Monday, March 28, 2016

Rambling Rose

There are many coming of age stories set in the South. The most famous is To Kill a Mockingbird which has provided inspiration to works of a similar nature. That said, not many have measured up to either Harper Lee's novel or Robert Mulligan's adaptation.

So where does Martha Coolidge's Rambling Rose rank? It does share a few traits with To Kill a Mockingbird but Rambling Rose is a work of its own merit. How so though?

Both To Kill a Mockingbird and Rambling Rose are set in the South during the Great Depression, and are told from a child's perspective. (Not to mention both films feature Robert Duvall among their casts.) But it's that perspective that gives these titles gravitas.

While To Kill a Mockingbird focused on racial discrimination, Rambling Rose hones in on sexuality within women. As history has regularly proven, society didn't exactly smile upon those of the fair sex expressing themselves physically. Suffice to say that Rose (Laura Dern) gets her share of leers and sneers from the townsfolk.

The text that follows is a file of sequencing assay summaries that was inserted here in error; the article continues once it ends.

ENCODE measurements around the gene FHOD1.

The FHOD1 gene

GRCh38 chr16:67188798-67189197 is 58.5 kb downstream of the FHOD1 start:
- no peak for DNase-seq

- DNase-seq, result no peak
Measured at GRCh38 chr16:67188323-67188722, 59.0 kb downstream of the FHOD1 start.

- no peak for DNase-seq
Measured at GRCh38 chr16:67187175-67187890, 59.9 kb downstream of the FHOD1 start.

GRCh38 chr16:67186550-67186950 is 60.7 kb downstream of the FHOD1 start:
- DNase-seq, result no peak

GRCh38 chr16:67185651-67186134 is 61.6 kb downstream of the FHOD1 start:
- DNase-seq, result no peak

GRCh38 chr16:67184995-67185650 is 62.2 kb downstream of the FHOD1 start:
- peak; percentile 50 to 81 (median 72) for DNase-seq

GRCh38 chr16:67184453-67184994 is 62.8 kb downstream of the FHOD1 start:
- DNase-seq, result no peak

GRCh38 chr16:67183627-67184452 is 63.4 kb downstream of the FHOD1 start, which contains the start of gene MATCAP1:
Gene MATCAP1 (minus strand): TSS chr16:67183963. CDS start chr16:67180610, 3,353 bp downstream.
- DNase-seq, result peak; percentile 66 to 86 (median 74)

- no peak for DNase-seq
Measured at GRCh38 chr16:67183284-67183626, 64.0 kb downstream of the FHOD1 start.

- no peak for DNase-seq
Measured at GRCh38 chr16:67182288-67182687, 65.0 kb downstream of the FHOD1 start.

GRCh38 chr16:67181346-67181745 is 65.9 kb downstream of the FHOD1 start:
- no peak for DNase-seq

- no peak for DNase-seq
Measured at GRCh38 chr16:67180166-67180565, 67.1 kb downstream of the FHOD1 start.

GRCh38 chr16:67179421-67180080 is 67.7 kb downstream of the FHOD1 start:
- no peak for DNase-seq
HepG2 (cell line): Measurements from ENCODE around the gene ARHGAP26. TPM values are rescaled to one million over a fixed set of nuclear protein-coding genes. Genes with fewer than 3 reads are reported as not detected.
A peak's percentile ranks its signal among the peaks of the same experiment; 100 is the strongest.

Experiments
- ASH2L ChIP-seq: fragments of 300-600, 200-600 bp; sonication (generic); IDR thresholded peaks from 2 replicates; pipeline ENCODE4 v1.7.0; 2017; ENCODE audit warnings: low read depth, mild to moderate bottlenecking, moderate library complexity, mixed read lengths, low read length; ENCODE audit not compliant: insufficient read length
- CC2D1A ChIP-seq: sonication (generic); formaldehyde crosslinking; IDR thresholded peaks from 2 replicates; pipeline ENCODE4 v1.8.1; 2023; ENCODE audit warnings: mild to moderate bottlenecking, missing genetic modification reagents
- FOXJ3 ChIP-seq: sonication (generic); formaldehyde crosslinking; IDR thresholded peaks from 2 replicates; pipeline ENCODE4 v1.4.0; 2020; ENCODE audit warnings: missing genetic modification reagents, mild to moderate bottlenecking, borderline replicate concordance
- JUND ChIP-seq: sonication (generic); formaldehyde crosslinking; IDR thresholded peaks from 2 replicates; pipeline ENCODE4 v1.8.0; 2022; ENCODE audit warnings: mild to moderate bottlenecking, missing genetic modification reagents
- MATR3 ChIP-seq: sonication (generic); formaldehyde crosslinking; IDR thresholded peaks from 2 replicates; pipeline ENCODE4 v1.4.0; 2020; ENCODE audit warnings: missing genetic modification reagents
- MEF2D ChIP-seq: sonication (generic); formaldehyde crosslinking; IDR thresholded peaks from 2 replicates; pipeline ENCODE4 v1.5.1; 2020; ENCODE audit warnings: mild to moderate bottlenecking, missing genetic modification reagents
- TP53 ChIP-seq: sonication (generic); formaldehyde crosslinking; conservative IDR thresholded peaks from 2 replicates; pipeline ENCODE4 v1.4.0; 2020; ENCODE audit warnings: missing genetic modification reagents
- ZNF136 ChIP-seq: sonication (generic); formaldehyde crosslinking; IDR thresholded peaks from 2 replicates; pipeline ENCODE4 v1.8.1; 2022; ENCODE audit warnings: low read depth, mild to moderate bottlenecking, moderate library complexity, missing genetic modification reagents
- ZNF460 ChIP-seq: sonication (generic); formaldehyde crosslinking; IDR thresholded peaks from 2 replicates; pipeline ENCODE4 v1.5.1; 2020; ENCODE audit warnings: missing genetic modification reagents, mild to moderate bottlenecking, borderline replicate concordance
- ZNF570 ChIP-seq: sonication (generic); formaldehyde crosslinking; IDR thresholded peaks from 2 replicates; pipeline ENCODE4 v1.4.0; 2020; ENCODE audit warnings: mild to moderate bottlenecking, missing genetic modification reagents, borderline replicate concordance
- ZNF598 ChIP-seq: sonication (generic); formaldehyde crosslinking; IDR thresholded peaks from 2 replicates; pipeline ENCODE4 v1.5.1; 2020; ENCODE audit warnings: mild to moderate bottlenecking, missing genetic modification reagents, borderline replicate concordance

Rambling Rose, as with other women-directed films, finds no shame in depicting how women view sex. The performances from Dern and Diane Ladd further prove that belief. (But on a somewhat different note, what is with fiction's fascination with Southern women and the physical act?)

My Rating: ****

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